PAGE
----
, the president of Argentina. The Economist also called for Bill Clinton's impeachment
Impeachment of Bill Clinton
Bill Clinton, President of the United States, was impeached by the House of Representatives on charges of perjury and obstruction of justice on December 19, 1998, but acquitted by the Senate on February 12, 1999. Two other impeachment articles, a second perjury charge and a charge of abuse of...

 and later for Donald Rumsfeld
Donald Rumsfeld
Donald Henry Rumsfeld is an American politician and businessman. Rumsfeld served as the 13th Secretary of Defense from 1975 to 1977 under President Gerald Ford, and as the 21st Secretary of Defense from 2001 to 2006 under President George W. Bush. He is both the youngest and the oldest person to...

's resignation after the emergence of the Abu Ghraib torture and prisoner abuse
Abu Ghraib torture and prisoner abuse
Beginning in 2004, human rights violations in the form of physical, psychological, and sexual abuse, including torture, rape, sodomy, and homicide of prisoners held in the Abu Ghraib prison in Iraq came to public attention...

. The Economist initially was a vocal supporter for the U.S.-led invasion of Iraq, but it has since called the operation "bungled from the start" and criticised the "almost criminal negligence" of the Bush Administration’s handling of the war, while maintaining, , that pulling out in the short term would be irresponsible. In the 2004 U.S. election, the editors "reluctantly" backed John Kerry. In the 2008 U.S. election the newsmagazine endorsed Barack Obama, while using the election eve issue's front cover to promote his candidacy.

The paper has also supported some liberal causes such as recognition of gay marriages, legalisation of drugs, and progressive taxation, criticising the U.S. tax model
Taxation in the United States
The United States is a federal republic with autonomous state and local governments. Taxes are imposed in the United States at each of these levels. These include taxes on income, property, sales, imports, payroll, estates and gifts, as well as various fees.Taxes are imposed on net income of...

 in a recent issue, and seems to support some government regulation on health issues, such as smoking in public , as well as bans on spanking children. The Economist consistently favours guest worker programs, parental choice of school, and amnesties and once published an "obituary" of God. The Economist also has a long record of supporting gun control.

Mission statement

On the contents page of each newsmagazine, The Economists mission statement is written in italics. It states that The Economist was 'First published in September 1843 to take part in "a severe contest between intelligence, which presses forward, and an unworthy, timid ignorance obstructing our progress".'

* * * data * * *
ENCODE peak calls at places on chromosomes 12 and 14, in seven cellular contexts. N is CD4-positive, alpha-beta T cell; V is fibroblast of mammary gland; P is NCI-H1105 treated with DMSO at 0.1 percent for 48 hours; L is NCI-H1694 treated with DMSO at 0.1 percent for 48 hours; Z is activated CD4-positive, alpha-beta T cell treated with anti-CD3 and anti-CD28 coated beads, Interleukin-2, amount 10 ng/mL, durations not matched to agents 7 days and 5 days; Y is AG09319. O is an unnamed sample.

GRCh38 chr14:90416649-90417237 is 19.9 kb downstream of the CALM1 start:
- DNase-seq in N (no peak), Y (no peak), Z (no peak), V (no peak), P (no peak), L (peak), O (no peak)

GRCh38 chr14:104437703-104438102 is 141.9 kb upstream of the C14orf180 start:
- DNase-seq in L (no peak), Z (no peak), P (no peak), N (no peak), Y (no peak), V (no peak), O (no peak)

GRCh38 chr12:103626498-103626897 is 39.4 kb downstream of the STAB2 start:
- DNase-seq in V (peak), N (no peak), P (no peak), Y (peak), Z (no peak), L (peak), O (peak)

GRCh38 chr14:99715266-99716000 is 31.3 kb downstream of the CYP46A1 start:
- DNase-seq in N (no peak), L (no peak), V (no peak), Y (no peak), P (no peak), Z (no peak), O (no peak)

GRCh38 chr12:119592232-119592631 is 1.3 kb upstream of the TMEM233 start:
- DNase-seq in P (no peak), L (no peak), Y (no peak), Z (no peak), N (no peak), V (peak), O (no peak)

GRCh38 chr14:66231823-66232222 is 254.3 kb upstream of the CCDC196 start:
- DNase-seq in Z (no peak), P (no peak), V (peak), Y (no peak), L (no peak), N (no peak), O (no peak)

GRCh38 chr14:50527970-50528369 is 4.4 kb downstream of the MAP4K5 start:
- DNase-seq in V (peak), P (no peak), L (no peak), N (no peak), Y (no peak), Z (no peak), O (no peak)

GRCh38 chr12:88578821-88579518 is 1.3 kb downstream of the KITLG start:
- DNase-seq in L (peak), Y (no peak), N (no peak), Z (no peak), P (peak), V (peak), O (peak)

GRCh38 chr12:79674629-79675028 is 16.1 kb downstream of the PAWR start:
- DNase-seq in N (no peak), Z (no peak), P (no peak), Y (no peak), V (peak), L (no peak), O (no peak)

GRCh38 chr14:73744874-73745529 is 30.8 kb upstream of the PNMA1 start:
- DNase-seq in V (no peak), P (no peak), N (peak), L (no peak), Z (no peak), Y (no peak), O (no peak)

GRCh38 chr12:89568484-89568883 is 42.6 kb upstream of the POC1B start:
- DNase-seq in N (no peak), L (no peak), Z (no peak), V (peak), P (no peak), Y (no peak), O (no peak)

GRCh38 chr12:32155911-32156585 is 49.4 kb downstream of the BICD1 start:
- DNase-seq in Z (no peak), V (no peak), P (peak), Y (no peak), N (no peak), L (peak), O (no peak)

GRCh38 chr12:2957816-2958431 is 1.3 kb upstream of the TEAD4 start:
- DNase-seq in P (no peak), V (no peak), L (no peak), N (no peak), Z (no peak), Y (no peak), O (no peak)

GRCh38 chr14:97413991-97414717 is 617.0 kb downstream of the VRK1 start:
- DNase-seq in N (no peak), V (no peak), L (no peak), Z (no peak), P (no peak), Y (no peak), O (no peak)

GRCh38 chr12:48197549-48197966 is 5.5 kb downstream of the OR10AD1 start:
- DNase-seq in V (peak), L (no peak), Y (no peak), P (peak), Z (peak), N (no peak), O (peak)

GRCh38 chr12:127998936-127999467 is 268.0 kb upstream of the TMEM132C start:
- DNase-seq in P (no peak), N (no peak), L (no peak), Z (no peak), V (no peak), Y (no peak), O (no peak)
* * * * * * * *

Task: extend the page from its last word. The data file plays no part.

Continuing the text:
Tone and voice

The editorial staff enforces a uniform voice throughout its pages, as if most articles were written by a single author, displaying dry, understated wit, and precise use of language.

The paper's treatment of economics presumes a working familiarity with fundamental concepts of classical economics. For instance, it does not explain terms like invisible hand
Invisible hand
In economics, invisible hand or invisible hand of the market is the term economists use to describe the self-regulating nature of the marketplace. This is a metaphor first coined by the economist Adam Smith...

, macroeconomics
Macroeconomics is a branch of economics dealing with the performance, structure, behavior, and decision-making of the whole economy. This includes a national, regional, or global economy...

, or demand curve
Demand curve
In economics, the demand curve is the graph depicting the relationship between the price of a certain commodity, and the amount of it that consumers are willing and able to purchase at that given price. It is a graphic representation of a demand schedule...

, and may take just six or seven words to explain the theory of comparative advantage
Comparative advantage
In economics, the law of comparative advantage says that two countries will both gain from trade if, in the absence of trade, they have different relative costs for producing the same goods...

. However, articles involving economics do not presume any formal training on the part of the reader and aim to be accessible to the educated layman. The newsmagazine usually does not translate short French quotes or phrases, and sentences in Ancient Greek or Latin are not uncommon. It does, however, describe the business or nature of even well-known entities, writing, for example, "Goldman Sachs, an investment bank."